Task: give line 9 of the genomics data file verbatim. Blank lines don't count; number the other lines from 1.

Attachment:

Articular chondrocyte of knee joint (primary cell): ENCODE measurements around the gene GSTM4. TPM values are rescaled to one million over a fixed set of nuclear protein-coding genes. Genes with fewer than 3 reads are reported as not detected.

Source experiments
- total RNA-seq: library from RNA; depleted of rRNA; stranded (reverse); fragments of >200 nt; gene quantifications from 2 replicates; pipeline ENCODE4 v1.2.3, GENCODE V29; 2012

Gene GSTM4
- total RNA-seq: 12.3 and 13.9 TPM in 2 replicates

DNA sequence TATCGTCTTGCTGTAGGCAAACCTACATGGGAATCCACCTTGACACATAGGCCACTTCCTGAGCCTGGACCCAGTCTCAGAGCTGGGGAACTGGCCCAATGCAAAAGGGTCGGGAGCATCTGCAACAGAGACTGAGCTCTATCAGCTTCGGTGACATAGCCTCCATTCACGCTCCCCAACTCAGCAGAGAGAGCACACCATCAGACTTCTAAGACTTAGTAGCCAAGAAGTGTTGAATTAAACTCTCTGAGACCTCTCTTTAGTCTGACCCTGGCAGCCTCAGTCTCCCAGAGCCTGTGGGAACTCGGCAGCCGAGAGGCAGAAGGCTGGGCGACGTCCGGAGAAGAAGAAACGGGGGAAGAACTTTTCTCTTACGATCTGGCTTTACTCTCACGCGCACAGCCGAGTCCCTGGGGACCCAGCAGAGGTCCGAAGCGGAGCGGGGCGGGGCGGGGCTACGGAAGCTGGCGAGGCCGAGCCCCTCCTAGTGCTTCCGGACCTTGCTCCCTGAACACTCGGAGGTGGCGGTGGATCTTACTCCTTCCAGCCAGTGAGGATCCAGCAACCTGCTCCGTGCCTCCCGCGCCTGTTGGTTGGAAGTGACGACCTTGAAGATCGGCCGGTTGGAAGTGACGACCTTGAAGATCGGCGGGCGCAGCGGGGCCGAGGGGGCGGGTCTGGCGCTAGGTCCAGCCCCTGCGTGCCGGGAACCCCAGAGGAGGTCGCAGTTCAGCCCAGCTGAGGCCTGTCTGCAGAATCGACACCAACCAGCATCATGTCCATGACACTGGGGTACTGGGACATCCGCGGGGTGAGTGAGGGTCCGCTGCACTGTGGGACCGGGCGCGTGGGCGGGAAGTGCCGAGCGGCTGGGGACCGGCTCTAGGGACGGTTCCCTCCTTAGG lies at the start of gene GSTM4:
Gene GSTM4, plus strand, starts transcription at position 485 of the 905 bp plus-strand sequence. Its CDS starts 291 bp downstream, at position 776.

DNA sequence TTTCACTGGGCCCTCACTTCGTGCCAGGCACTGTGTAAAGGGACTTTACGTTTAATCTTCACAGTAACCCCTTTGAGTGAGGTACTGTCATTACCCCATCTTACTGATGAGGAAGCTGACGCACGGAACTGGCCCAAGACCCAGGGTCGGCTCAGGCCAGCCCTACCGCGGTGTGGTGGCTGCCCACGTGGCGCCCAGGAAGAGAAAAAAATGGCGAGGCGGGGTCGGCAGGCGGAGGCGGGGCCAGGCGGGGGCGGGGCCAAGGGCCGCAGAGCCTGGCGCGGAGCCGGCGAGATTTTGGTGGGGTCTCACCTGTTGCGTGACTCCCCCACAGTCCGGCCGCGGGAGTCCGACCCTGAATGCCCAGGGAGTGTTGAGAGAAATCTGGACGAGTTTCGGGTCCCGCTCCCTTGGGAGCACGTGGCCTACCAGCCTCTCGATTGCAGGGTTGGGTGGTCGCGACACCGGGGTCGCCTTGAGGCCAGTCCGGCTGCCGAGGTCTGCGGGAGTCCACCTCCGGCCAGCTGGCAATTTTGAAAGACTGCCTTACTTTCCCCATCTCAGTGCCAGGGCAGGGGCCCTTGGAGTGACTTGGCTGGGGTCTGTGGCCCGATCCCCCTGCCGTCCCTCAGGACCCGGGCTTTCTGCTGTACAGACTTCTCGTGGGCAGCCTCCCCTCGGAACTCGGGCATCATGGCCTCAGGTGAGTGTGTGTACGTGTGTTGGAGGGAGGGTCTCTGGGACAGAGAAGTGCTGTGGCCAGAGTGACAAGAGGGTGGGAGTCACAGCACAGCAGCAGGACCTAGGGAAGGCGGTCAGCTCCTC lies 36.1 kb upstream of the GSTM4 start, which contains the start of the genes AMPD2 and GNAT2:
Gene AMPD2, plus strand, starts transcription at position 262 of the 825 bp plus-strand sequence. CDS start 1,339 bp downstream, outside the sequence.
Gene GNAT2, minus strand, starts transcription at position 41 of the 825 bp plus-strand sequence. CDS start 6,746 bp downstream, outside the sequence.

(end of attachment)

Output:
Gene AMPD2, plus strand, starts transcription at position 262 of the 825 bp plus-strand sequence. CDS start 1,339 bp downstream, outside the sequence.